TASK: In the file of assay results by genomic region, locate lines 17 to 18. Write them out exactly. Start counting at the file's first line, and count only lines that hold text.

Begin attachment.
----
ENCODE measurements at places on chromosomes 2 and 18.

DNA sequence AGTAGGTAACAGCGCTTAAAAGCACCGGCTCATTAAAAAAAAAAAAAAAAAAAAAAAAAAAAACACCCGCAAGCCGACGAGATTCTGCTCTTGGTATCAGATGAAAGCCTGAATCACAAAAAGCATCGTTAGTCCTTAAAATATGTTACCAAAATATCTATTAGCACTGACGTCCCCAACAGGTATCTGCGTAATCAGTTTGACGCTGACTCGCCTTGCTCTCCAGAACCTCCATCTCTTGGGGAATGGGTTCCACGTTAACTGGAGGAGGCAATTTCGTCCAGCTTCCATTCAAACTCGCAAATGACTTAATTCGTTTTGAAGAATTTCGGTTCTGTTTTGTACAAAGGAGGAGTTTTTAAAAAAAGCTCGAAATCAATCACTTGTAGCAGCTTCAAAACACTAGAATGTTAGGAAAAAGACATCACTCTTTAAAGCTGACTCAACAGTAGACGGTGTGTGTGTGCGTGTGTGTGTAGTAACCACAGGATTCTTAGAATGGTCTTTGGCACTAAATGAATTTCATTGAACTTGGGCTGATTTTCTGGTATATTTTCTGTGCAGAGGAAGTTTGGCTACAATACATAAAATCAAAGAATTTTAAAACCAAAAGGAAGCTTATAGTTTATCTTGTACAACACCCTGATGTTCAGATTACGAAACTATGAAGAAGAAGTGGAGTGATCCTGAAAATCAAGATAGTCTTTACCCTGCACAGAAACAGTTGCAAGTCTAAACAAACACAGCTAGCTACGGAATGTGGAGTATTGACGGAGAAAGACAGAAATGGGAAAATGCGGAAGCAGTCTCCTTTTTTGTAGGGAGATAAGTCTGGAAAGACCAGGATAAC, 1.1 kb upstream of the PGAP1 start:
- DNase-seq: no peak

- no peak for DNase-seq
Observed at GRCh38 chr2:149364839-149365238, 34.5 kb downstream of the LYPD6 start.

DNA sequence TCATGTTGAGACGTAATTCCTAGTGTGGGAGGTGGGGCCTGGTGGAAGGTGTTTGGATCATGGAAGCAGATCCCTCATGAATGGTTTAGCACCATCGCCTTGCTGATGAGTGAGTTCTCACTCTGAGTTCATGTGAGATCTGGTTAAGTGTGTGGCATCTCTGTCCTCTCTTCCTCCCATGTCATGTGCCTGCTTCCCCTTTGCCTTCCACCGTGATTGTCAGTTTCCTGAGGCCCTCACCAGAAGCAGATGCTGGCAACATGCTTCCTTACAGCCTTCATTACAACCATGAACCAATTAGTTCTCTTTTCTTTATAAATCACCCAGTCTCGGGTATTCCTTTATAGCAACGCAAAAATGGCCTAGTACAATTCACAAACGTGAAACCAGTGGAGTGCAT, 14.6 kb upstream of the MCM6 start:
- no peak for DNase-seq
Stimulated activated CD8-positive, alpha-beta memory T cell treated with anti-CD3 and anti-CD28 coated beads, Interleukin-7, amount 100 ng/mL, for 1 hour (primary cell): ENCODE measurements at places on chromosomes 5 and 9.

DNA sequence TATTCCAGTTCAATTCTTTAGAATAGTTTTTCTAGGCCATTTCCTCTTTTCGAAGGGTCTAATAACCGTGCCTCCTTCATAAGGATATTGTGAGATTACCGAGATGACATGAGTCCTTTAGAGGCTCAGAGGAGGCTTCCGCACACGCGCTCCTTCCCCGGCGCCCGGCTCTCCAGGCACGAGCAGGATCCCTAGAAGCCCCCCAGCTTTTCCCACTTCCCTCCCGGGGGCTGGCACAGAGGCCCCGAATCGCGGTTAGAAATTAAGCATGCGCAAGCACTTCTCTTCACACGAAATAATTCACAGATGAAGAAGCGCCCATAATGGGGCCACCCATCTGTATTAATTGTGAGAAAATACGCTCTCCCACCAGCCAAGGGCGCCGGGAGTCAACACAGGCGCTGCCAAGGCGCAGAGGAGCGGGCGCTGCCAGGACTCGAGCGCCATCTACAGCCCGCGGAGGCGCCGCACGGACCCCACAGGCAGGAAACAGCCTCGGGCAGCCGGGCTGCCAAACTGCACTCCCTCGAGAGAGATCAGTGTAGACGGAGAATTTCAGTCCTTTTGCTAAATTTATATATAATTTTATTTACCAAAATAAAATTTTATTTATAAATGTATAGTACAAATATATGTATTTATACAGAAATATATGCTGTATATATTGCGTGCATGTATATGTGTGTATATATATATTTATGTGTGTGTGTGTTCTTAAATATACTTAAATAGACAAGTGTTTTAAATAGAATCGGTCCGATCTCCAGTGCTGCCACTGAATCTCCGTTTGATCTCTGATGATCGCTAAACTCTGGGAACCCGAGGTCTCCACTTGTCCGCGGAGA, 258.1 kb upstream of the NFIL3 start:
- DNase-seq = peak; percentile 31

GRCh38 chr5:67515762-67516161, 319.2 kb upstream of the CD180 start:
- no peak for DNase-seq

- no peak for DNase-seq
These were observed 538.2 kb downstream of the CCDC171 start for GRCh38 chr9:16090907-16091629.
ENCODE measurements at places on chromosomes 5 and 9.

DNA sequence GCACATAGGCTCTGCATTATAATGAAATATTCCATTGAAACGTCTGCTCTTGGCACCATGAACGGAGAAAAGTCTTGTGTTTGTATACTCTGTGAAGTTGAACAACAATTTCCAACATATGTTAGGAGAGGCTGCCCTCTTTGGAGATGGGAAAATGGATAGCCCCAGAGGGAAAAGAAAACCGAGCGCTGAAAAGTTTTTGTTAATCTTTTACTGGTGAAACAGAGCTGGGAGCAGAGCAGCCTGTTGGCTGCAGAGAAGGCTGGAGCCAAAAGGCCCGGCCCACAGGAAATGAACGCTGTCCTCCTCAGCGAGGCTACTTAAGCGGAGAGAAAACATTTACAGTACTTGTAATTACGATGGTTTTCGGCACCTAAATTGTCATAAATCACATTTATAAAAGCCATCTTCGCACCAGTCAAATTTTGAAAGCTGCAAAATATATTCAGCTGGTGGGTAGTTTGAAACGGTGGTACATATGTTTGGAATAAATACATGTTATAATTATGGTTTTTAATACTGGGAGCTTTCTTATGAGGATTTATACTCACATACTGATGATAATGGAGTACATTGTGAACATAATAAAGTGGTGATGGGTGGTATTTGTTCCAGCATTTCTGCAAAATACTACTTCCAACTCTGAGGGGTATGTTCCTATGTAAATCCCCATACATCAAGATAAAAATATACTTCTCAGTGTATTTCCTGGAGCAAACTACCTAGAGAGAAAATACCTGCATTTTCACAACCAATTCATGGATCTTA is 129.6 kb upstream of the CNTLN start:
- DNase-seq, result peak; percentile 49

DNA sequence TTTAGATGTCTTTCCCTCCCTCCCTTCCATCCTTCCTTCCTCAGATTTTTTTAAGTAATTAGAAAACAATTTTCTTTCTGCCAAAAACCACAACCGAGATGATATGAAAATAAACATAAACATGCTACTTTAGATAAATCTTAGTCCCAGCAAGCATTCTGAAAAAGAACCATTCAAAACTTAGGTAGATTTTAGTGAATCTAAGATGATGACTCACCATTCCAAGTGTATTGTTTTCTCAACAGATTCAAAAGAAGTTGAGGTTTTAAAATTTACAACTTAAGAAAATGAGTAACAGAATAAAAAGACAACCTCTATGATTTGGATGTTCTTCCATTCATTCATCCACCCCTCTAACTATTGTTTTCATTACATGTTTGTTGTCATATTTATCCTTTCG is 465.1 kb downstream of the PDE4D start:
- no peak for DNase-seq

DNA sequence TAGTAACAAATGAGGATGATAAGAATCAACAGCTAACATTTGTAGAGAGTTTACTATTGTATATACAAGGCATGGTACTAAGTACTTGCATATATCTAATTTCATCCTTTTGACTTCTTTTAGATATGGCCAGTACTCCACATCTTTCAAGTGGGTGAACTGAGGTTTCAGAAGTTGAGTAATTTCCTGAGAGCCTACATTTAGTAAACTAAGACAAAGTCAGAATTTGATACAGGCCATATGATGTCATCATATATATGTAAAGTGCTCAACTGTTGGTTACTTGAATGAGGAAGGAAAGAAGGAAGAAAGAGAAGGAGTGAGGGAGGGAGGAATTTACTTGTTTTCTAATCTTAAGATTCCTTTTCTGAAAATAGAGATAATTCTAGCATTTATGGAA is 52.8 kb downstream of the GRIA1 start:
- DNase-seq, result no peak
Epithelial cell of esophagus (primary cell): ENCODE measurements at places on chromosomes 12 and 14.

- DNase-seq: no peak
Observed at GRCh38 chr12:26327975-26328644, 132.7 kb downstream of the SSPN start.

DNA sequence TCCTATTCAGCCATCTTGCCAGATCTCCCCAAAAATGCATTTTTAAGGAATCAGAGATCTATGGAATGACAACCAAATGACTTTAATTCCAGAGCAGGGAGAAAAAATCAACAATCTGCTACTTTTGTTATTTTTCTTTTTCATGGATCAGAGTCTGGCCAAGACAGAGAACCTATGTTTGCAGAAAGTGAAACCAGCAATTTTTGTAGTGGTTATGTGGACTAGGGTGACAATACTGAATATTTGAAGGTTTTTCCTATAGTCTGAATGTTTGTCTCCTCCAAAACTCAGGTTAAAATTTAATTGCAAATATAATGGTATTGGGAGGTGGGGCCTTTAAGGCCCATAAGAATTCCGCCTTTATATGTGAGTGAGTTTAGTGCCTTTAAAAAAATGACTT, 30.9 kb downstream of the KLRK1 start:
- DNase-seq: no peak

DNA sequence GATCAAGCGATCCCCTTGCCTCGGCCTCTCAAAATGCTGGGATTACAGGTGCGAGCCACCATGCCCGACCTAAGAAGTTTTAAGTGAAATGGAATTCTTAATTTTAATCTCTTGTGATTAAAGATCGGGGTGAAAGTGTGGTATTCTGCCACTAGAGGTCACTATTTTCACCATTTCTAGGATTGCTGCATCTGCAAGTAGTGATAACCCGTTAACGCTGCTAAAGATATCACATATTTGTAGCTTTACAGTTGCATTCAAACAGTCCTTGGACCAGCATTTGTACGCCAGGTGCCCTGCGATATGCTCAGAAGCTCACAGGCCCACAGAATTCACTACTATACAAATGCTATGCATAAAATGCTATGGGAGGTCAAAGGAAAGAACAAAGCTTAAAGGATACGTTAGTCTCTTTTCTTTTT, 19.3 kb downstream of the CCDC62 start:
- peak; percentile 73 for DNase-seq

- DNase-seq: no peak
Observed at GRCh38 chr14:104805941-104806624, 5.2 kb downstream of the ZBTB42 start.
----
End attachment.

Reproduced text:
- DNase-seq, result peak; percentile 49

DNA sequence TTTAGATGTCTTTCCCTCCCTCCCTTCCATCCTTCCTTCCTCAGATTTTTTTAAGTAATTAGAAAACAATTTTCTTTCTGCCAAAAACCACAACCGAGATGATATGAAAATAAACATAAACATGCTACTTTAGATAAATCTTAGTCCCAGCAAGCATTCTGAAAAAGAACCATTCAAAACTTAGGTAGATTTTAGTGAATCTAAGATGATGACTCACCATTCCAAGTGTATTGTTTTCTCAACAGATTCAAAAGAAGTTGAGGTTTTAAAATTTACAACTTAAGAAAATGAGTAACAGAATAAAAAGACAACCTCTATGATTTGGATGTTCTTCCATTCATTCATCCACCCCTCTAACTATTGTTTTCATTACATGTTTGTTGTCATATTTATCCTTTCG is 465.1 kb downstream of the PDE4D start: